According to Airbus, its cargo option is favorable for the BelugaST’s fuel efficiency and versatility.
Loading the BelugaST.
Loading the BelugaST in December 2021 for its mission to Kobe, Japan.

“We fly your outsized cargo in the shortest time possible while limiting risks of delays and damage and in a cost-efficient way,” the planemaker touts on its website.

The company noted its experience flying oversized freight and the various sectors it can cover, like aerospace, gas, and military.

The plane may also fill the gap left behind after Russia destroyed the mammoth Antonov An-225 Mriya.
The damaged Antonov An-225 Mriya on April 2, 2022.
The damaged Antonov An-225 Mriya on April 2, 2022, months after Russia invaded Ukraine.

The Ukrainian-made An-225 used to be the world’s largest cargo plane.

Its sister aircraft, the An-124, could pick up the slack, but the jets are mostly owned by Russian carrier Volga-Dnepr, and the nation’s airspace closures have limited its use, according to Aviacionline.

Equipped with two General Electric engines, the BelugaST can fly 2,500 nautical miles with up to 100,000 pounds of cargo.
A BelugaST loading an A380 tailcone.
A BelugaST loading an A380 tailcone in 2004.

Initially, the aircraft would carry wings, tails, and fuselage parts to its various narrowbody and widebody assembly lines in Toulouse, France, and Hamburg, Germany.

It has a cargo volume of 53,000 cubic feet.

The jet stretches 147 feet wingtip to wingtip, stands 56 feet high, and boasts a 24-foot diameter fuselage.
Airbus BelugaST.
Airbus BelugaST.

The aircraft is based on the A300-600, which was Airbus’ first production plane and the first twin-engine, dual-aisle airliner. The BelugaST is also referred to as the A300-600ST.

Its world-leading interior cross-section allows the BelugaST to carry outsized freight like full helicopters, satellites, and tanks.
The BelugaST nose loading on display at the 1998 Farnborough Airshow in England.
The BelugaST nose loading on display at the 1998 Farnborough Airshow in England.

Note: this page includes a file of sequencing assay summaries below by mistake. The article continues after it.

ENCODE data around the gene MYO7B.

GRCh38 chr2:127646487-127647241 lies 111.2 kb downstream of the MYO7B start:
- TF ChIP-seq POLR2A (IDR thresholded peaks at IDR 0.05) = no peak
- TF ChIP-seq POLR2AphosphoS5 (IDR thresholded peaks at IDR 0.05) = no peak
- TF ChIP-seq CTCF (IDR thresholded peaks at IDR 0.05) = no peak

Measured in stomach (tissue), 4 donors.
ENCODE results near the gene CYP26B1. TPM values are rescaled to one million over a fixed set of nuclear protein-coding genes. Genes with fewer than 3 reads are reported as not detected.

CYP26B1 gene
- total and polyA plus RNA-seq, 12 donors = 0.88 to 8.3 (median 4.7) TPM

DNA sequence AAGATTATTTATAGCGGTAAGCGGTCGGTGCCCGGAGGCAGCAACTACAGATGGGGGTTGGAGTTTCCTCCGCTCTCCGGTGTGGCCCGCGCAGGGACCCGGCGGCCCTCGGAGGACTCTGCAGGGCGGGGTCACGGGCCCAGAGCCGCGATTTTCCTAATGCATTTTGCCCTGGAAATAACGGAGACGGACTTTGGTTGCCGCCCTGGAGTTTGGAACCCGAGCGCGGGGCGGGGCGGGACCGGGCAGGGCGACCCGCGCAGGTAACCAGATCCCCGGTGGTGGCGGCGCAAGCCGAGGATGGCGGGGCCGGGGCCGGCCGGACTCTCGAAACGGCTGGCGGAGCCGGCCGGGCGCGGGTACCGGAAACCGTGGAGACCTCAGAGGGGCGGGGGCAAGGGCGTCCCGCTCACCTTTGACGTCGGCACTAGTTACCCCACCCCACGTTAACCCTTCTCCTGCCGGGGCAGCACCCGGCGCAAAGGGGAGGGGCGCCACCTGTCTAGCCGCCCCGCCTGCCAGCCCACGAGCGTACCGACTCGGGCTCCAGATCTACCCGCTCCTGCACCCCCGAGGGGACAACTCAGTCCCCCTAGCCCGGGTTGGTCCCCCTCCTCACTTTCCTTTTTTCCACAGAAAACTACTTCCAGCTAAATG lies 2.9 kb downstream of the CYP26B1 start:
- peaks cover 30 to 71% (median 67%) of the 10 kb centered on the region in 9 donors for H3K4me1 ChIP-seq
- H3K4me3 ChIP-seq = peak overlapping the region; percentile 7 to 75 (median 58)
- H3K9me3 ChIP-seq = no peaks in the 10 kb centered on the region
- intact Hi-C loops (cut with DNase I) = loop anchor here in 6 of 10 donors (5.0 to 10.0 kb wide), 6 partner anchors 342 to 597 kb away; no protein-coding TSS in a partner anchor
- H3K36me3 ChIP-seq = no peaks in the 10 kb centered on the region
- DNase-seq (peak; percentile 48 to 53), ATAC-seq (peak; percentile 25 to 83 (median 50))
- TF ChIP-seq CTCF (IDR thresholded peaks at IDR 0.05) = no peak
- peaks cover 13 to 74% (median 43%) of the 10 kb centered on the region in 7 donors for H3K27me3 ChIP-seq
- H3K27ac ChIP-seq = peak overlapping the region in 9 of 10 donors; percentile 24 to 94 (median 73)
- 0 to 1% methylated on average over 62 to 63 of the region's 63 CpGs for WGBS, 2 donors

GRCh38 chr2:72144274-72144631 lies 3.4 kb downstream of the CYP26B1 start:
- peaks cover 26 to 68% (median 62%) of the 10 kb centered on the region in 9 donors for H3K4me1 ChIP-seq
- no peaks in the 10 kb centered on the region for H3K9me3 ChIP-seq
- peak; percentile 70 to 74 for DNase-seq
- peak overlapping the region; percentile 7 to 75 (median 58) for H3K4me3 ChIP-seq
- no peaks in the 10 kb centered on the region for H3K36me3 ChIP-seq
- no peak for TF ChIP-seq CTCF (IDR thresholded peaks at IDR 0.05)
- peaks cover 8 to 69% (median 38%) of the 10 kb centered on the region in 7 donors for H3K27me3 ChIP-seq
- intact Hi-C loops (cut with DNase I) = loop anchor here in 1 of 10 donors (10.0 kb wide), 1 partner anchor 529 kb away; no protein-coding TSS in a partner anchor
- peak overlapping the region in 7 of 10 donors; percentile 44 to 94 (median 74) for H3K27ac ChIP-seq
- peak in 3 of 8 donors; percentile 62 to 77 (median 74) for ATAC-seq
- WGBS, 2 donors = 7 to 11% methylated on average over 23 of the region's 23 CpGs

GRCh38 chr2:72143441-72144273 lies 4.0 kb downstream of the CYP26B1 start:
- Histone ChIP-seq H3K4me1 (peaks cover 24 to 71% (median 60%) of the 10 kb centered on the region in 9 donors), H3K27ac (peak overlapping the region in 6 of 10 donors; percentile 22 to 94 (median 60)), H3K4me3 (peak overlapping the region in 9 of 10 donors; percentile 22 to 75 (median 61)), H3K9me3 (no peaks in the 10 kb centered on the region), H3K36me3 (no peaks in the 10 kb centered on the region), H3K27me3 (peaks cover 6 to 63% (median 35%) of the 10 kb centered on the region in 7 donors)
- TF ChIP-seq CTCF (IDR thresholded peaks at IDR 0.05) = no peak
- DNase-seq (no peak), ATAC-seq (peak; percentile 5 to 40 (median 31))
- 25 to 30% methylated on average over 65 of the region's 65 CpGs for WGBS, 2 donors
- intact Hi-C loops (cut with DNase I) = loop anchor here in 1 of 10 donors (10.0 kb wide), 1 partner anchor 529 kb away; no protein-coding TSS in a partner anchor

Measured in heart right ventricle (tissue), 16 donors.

The plane’s giant payload is also helpful for quickly replacing engines on grounded aircraft.
Airbus BelugaST.
Airbus BelugaST freight loading.

Sabo explained the BelugaST would negate the need to disassemble, re-assemble, and re-test the engine — the latter two tasks Sabo said take “around two days” to complete.

Since its transition to contract flying, Airbus has developed more efficient machinery for loading and unloading the BelugaST.
A BelugaST delivering an Airbus satellite to a customer in Florida in October 2022, marking its first trip to the US since 2009.
A BelugaST delivering an Airbus satellite to a customer in Florida in October 2022, marking its first trip to the US since 2009.

Airbus describes the aircraft’s loading, unloading, and delivery design “to be fast, safe, flexible, and reliable.”

To improve its turn-around time, the first enhancement is an automated on-board cargo loader.
Airbus OBCL test.
Airbus BelugaST OBCL test.

The OBCL, which can be stored inside the BelugaST and hold up to 20 tons of payload, is favorable “where a loading/unloading platform is not available at the origin or destination airport,” according to Airbus.

Complementing the OBCL is the BelugaST’s redesigned outbound platform that can handle “the heaviest and longest cargo.”
Airbus BelugaST.
Airbus BelugaST outound platform.

Airbus said the transportable machine will be “strategically pre-positioned” at airports across the globe and be “easily transportable prior to a mission at short notice.”

Meanwhile, a multi-purpose platform has been deployed to lift cargo five feet above the ground to load directly into the BelugaST’s nose.
Airbus BelugaST.
Airbus BelugaST MMP.

Nose-door loading is easier for oversized cargo than smaller side doors on traditional widebody freighters like the Airbus A330-200F or the Boeing 767F.

The BelugaST is not the only giant oversized freighter on the market. The An-225’s sister jet, the An-124, is now the world’s largest.
The An-124 being loaded, view from front with nose open.
The An-124 being loaded.

The An-124 has a similar nose-loading door that is also found on aircraft like the Boeing 747 freighter and the C-5 Galaxy military transporter.

Meanwhile, Colorado startup planemaker Radia wants revealed plans to build the world’s next largest cargo aircraft.
The Radia WindRunner in a field surrounded by wind turbines. It is unloading a giant turbine.
Radia wants to ship giant turbines around the world via a behemoth cargo plane called WindRunner.

The WindRunner is expected to have 12 times the payload volume as a Boeing 747-400F freighter and is being created to carry giant wind turbine blades.

Read the original article on Business Insider